He said a good leader was one that challenged others to grow, take responsibility for themselves, and be creative and imaginative --- in short, to become better leaders themselves.

How does a good leader do this? Friedman's view was as follows: 

A good leader is self-differentiated, in that the leader has a clear set of values and goals, and is willing to take a stand and define themselves based on those values and goals. The leader will say "this is what I stand for" based on their own hard won understanding of themselves. They will not test the winds or rely on polls to determine their policies or vision.

Because the leader is self-differentiated, and does not need the approval or acceptance of others, the leader is able to stay connected and in relationships with people who disagree with the leader. The leader will not "circle the wagons" around their own party or inner circle. They can exchange views with their political opposites without resort to personal attacks.

This permits the leader to maintain a non-anxious presence, even in the midst of anxiety and turmoil. The leader is able to continue to relate to others while maintining their own sense of direction and values. The leader is more likely to ask questions than dictate advice. And in the face of an anxious public climate, will not "blow with the wind" but will follow their values and goals.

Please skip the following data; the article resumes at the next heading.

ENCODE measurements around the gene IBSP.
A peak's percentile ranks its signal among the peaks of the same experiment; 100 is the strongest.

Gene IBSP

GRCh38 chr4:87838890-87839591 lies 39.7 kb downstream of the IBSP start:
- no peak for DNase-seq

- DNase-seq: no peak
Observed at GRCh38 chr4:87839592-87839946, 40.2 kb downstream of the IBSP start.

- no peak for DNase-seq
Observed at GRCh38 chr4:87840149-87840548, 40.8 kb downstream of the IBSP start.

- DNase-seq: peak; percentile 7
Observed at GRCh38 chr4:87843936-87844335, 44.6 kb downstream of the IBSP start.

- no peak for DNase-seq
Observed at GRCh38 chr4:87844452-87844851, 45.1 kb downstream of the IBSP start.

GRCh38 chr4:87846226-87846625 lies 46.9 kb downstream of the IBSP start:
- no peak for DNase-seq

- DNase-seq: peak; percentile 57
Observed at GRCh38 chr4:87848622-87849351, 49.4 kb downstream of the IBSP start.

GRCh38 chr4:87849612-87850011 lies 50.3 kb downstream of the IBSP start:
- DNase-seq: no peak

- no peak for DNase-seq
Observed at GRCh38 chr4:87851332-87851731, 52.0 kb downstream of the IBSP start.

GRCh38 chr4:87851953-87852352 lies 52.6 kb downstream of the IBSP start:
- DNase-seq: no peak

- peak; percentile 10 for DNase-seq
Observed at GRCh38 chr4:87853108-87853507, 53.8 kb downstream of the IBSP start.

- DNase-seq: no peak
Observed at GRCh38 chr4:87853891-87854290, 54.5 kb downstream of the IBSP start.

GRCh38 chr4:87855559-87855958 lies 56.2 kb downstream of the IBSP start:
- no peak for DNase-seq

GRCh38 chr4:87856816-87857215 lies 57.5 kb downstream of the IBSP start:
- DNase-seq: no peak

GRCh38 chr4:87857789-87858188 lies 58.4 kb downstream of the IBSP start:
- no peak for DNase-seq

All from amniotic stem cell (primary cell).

As a result, the leader is non-reactive, and maintiains their sense of self even in the face of challenges and attacks. A poor leader will respond to attack by interfering or attempting to regulate the relationships of others, continually try to coerce others to their own point of view, and, as indicated above, will be unable to relate to people with whom they disagree. 

It follows, according to Friedman, that a good leader can therefore persist in the face of sabotage. Leading always results in resistance, and resistance, rather than being a negative, is a natural response to a leader's success. A good leader knows that when things change they usually get worse before they get better. And a good leader will sacrifice being liked or popular in the short term to achieve their goals in the long term.

The above list is a pretty tall order. Friedman once said, somewhat tongue in cheek, that even the best leaders probably only exhibit these characteristics 70% of the time.

But the assumption is that a leader of this type would challenge citizens to become more mature, more self-differentiated, more responsible for their own lives, and more likely to creatively take on challenges.  

As a work colleague from the UK noted to me "The US doesn't really have its 'A players' running this year, does it?". I guess its not surprising that so many people are describing their choices as "Anyone but A" or "Never B". 

Which candidates running today best fit this model of leadership? Frankly, I don't know. They are all certainly below 70%. 

When I vote this year, while certainly not ignoring the political views of the candidates, I am going to use this as a guide.

This year, all bets are off (except the four bets I already lost) 





*for further reading check out Friedman's book Failure of Nerve, which this blog post draws from.